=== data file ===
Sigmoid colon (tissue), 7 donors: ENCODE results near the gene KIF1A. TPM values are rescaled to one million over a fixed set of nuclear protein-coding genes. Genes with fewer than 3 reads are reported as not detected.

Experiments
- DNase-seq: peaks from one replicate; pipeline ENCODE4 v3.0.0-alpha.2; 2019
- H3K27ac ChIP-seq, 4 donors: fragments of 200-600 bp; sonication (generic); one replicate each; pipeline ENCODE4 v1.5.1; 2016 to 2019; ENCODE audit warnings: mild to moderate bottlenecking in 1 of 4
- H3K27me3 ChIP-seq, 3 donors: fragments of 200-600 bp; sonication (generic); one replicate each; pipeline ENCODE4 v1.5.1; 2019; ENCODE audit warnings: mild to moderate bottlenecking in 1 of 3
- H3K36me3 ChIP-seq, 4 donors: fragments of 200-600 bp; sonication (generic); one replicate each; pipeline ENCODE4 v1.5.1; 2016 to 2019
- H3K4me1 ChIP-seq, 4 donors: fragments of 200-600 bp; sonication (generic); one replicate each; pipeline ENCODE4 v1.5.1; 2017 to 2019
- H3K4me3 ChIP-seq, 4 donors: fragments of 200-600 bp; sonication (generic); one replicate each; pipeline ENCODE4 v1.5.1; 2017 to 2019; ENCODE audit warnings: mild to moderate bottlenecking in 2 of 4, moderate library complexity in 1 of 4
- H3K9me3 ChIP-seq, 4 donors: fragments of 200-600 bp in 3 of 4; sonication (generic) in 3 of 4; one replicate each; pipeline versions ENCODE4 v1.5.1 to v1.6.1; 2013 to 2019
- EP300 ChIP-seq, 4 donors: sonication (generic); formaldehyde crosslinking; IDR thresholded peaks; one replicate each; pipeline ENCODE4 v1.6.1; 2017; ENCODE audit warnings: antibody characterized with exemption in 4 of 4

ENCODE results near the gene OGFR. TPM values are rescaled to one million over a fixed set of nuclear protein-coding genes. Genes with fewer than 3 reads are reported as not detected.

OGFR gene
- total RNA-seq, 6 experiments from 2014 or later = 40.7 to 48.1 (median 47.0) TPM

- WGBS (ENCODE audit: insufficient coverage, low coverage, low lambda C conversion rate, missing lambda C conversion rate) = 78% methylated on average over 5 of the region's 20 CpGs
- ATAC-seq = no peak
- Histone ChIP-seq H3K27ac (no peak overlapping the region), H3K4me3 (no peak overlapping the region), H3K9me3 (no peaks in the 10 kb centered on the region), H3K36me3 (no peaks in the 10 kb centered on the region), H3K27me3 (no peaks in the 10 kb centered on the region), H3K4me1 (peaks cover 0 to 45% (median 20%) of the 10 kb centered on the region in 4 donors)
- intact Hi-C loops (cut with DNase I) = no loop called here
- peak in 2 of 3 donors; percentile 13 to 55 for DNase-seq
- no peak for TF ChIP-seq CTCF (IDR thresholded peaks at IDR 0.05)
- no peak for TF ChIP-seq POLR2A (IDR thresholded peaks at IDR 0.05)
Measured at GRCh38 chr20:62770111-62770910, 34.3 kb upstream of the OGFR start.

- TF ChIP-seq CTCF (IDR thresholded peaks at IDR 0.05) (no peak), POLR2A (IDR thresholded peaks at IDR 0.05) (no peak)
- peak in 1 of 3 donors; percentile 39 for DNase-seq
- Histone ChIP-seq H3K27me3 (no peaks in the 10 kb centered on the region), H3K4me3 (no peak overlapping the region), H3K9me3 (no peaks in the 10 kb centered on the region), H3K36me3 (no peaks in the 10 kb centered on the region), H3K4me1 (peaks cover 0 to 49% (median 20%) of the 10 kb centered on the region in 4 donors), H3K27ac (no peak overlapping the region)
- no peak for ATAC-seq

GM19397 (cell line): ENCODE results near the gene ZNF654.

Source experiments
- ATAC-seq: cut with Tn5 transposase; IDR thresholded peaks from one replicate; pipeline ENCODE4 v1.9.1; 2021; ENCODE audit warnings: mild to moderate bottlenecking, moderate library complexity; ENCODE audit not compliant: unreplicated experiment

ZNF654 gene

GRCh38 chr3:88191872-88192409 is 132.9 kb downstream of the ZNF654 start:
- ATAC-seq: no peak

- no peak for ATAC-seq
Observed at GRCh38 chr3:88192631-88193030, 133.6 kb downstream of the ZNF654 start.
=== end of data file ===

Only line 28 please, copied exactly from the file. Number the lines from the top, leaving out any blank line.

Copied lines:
- ATAC-seq: cut with Tn5 transposase; IDR thresholded peaks from one replicate; pipeline ENCODE4 v1.9.1; 2021; ENCODE audit warnings: mild to moderate bottlenecking, moderate library complexity; ENCODE audit not compliant: unreplicated experiment